King George VI of England reigned during World War II and was instrumental in keeping up the spirits of his nation through radio broadcasts, but King George had a terrible stutter. In his young years he was the Duke of York and was expected to speak at public gatherings, but this was all but impossible for him. He saw many “speech doctors” at that time, but didn’t get much help. One therapist, Lionel Logue, was an Australian who had worked with shell-shocked veterans who had lost their ability to speak. Lionel understood that it wasn’t just mechanics of speech that was the problem, but also emotional traumas that prevented someone from speaking clearly. In one scene of the movie, The King’s Speech, Lionel is pressing “Bertie” – the Duke of York – to share something of his life in a deeper way and Bertie exploded with anger. Now if the Duke of York were to explode in anger at any of us, we might shrink away or apologize right away or any other fearful reactions, but not Lionel Logue. His center was so strong that he wasn’t swayed by the Duke’s anger. He was only focused on how he could help this future king communicate with this people. Eventually, the Duke became King and he was able, with Lionel’s help, to do many radio broadcasts that helped carry England through a very dark period in its history.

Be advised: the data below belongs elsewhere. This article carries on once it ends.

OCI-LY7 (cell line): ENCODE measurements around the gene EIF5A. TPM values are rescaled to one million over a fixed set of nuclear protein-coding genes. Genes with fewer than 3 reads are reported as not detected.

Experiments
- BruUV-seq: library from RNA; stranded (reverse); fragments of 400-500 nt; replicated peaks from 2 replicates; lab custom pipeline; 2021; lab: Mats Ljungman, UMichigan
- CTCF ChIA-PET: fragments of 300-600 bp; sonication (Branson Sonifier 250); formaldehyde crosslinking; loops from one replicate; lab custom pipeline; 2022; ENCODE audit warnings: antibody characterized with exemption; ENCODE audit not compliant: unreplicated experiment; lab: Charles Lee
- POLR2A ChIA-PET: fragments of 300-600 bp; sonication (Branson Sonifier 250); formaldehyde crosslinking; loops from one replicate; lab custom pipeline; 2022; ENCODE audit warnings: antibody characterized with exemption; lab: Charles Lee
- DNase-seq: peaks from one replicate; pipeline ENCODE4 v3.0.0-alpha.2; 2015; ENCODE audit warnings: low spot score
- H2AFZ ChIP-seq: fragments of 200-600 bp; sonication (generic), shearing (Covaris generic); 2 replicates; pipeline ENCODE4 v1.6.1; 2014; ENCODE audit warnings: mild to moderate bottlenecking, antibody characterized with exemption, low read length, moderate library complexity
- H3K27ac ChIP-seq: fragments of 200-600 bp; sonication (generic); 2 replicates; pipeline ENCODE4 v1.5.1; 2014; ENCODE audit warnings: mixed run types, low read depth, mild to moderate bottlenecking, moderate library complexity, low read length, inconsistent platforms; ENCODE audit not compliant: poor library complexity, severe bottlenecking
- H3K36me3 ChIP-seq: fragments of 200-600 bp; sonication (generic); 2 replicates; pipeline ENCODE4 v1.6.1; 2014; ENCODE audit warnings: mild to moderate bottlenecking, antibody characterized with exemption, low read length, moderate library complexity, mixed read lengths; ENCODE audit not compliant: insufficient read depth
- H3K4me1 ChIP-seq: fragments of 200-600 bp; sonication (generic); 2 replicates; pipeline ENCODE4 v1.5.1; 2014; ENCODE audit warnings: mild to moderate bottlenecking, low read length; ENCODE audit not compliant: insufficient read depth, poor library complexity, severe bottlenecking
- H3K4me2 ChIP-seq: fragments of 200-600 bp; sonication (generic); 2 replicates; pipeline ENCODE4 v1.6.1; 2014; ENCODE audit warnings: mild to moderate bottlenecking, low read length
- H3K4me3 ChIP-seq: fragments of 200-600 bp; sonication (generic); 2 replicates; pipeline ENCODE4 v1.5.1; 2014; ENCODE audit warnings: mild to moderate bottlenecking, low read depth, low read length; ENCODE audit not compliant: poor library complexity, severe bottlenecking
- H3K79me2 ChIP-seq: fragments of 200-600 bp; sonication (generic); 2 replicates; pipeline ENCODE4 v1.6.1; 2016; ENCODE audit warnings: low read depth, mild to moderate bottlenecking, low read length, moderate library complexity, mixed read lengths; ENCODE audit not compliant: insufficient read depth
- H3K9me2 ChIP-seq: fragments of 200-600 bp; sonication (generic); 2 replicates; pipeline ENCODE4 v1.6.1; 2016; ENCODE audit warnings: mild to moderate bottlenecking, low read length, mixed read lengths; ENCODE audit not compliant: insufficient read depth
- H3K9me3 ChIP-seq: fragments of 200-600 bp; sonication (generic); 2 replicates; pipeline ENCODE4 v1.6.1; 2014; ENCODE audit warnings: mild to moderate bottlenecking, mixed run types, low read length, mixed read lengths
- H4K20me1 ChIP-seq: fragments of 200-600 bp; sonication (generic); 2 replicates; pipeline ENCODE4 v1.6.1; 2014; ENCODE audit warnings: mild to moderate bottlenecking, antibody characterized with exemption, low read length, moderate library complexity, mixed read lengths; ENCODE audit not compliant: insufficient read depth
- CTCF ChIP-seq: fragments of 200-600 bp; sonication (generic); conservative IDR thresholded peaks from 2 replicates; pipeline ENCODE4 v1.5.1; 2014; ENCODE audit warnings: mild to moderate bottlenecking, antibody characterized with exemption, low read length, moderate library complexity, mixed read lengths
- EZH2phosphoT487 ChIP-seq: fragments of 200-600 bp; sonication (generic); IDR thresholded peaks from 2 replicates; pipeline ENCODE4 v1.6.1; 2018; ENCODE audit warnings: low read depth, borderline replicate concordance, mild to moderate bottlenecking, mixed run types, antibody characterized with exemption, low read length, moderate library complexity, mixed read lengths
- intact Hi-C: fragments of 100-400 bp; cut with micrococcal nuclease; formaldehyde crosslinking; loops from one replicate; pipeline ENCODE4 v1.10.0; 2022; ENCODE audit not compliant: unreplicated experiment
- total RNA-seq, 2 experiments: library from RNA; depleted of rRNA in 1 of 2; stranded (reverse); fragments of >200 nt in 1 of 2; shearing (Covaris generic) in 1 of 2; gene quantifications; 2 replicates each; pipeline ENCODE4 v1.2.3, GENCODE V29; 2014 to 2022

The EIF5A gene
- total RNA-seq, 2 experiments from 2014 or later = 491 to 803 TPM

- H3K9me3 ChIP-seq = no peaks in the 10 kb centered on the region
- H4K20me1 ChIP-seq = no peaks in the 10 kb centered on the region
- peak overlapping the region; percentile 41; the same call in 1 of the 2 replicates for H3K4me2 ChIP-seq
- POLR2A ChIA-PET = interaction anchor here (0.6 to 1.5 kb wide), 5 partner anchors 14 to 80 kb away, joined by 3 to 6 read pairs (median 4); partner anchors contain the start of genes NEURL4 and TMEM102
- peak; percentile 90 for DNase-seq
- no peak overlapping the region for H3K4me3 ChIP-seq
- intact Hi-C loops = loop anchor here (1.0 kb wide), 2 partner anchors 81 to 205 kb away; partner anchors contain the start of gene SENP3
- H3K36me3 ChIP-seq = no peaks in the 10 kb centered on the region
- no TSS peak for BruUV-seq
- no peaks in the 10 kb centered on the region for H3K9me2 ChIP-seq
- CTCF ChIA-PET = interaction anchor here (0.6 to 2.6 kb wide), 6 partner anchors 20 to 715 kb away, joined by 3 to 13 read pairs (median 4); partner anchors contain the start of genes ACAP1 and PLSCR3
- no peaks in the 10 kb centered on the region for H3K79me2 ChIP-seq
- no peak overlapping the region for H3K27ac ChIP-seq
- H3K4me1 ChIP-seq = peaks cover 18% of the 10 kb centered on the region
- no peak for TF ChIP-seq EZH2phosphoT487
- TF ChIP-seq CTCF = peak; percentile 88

Zen Master Seung Sahn says that the purpose of Buddhism is to get enlightenment and save all beings from suffering, but we can’t do that if we are afraid to step out into the world and help even when things get hard. The gift of zen meditation is that we become less swayed by the swirl of demands the world makes on us. Our “center” becomes stronger and we begin to see with more clarity how to help those around us. We cease to react to each situation with a heart full of fear or anger, but with a serenity that allows us to respond with wisdom. The Heart Sutra says, “And the mind has no hindrance. Without any hindrance no fears exist.” The mind that has no hindrance is a mind of openness, clarity and compassion and we cultivate that mind when we practice meditation. It is a mind that is unafraid to meet life’s challenges and wise enough to know how to deal with them.